A prototype microminiature guidance computer, using a combination of ceramic wafer-mounted microcomponents and deposited elements in its logic, is scheduled for completion before the end of this year. A nondestructive multiaperture-type memory, using either ferrite sheets or strips, is planned for the experimental unit. The techniques, being used by American Bosch Arma Corp., Garden City, L.I., N.Y., are derived from the 2-D packaging approach developed by Diamond Ordnance Fuze Laboratories, Washington. Although the basic approach to the Arma Computer has been decided, according to James P. Maguire, supervisor of the company's microminiaturization group, some design details are not yet settled.
This is the third generation of guidance computer designed by Arma (see photo). The first-generation computer, shown at the left, is the present Atlas ICBM inertial guidance computer. The second-generation computer, center, which is not yet assigned to a specific project, uses circuitry embedded in foamed polyurethane. The third-generation computer, right, is the microminiature unit now in development. The new computer weighs just 15 lb, occupies 0.3 cu ft, and dissipates 50 W, a large decrease from the first generation's 200 lb, 8 cu ft, and 1000-W dissipation.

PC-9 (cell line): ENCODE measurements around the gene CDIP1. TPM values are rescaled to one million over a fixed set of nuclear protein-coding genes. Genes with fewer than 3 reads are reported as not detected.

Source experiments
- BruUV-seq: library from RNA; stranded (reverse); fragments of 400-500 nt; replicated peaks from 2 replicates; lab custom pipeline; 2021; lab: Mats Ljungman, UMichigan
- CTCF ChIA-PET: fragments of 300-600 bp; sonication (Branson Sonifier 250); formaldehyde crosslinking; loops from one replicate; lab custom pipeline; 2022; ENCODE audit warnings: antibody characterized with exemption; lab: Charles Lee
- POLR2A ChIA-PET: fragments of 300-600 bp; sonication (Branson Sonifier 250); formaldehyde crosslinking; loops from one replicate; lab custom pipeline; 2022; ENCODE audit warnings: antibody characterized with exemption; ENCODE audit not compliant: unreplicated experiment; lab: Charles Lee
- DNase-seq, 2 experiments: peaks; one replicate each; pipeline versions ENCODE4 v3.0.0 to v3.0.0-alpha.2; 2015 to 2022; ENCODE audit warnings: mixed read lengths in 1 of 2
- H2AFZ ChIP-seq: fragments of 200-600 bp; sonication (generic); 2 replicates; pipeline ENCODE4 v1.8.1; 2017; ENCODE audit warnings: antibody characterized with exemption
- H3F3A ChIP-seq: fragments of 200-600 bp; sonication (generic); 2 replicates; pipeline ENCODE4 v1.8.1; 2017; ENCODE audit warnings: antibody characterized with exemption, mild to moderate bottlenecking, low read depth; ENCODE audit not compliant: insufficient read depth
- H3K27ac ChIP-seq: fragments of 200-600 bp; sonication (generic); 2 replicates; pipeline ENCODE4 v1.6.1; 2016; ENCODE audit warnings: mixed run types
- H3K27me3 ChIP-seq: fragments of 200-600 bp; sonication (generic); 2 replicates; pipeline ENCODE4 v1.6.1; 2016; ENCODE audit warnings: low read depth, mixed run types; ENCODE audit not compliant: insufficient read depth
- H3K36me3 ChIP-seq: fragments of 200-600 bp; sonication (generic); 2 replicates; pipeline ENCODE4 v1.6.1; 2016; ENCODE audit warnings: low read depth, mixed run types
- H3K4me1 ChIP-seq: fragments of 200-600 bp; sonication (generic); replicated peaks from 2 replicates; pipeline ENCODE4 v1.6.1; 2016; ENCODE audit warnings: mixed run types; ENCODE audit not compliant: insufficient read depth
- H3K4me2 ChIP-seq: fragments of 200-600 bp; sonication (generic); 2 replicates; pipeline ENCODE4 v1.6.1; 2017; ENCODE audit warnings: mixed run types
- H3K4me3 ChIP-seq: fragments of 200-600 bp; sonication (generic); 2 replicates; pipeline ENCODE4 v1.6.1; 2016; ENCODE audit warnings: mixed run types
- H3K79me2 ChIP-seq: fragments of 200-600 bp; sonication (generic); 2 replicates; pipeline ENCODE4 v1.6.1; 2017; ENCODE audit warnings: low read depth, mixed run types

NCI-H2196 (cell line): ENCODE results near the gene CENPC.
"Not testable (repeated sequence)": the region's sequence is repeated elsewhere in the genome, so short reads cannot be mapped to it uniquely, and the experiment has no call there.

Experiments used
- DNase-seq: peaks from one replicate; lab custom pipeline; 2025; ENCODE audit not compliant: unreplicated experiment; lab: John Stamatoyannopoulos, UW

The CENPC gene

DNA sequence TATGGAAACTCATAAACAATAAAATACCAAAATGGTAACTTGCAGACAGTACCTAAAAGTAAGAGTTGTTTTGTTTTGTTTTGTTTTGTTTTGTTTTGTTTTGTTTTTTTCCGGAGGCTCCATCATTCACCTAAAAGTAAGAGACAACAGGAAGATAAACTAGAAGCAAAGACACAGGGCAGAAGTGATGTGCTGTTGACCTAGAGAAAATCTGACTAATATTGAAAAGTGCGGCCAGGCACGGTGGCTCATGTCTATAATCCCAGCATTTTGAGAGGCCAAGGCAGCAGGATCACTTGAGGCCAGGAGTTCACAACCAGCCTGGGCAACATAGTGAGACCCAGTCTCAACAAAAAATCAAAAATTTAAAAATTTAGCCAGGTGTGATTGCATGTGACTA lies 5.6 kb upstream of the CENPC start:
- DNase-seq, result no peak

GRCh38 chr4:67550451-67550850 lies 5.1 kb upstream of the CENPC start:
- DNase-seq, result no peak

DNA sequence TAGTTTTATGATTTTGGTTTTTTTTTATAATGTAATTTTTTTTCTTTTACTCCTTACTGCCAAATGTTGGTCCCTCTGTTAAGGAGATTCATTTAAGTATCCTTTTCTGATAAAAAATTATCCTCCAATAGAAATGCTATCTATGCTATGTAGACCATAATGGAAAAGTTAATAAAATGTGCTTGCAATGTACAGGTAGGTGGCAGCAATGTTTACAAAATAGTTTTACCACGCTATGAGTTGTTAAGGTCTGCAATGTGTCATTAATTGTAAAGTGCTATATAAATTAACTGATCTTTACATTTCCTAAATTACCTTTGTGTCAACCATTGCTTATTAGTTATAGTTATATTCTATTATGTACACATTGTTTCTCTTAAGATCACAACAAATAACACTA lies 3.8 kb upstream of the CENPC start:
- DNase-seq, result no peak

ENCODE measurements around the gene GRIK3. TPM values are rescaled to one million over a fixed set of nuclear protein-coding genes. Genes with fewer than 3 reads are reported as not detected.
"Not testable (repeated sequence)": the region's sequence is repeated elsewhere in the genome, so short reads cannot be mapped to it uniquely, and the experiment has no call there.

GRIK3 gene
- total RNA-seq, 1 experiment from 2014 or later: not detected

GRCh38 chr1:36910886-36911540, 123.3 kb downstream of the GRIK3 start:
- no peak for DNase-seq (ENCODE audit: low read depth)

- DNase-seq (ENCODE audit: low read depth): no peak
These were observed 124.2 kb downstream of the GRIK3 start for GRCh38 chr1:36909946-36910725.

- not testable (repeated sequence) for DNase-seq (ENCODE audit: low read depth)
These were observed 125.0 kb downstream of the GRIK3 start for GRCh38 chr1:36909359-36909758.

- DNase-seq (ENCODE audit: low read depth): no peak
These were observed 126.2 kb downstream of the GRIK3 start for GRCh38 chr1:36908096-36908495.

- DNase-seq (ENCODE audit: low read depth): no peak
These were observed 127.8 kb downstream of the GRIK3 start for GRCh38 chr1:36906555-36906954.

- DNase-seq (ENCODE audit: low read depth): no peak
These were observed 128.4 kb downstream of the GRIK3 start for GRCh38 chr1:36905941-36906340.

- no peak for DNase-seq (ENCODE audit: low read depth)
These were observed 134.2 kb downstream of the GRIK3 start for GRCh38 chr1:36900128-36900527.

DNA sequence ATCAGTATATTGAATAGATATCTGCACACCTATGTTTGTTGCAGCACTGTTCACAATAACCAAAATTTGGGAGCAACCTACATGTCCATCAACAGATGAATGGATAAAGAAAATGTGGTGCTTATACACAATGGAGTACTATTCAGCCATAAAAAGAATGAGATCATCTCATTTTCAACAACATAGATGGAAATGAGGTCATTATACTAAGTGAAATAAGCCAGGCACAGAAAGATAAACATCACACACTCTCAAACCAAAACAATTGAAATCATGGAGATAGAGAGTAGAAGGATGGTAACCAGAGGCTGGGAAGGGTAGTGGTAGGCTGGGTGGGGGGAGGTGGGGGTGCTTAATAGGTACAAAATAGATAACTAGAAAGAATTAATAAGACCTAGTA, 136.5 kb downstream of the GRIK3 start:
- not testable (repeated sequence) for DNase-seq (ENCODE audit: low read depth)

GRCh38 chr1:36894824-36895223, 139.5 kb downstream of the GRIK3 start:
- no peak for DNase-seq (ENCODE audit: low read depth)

Six basic circuit types, mounted on about a thousand 1-in.-sq. alumina wafers, will be used in the computer. Arma plans to join the wafers to printed-circuit boards with a flow-solder process. Present test boards contain six wafers each, but a shift to nine wafers on a board is being considered, according to Mr. Maguire.
Conduction paths on the wafers are silk-screened, and resistors are added by injection printing. Silk-screening of resistors was evaluated, Mr. Maguire said, but the injection method was chosen because of better thickness control.
Microcomponents—transistors, diodes, and capacitors—are then soldered in place. A fixture for holding these components in place while the wafer is dipped into a solder pot is now being designed by Arma for computer production. (Electronic Design, April 26, 1961, p. 8)
Miniaturization was the key word in the electronics industry of the early '60s. Even without the ready availability of integrated circuits, aerospace computer makers were able to achieve significant size reductions by using discrete transistors and thick- and thin-film hybrid circuits based on alumina substrates.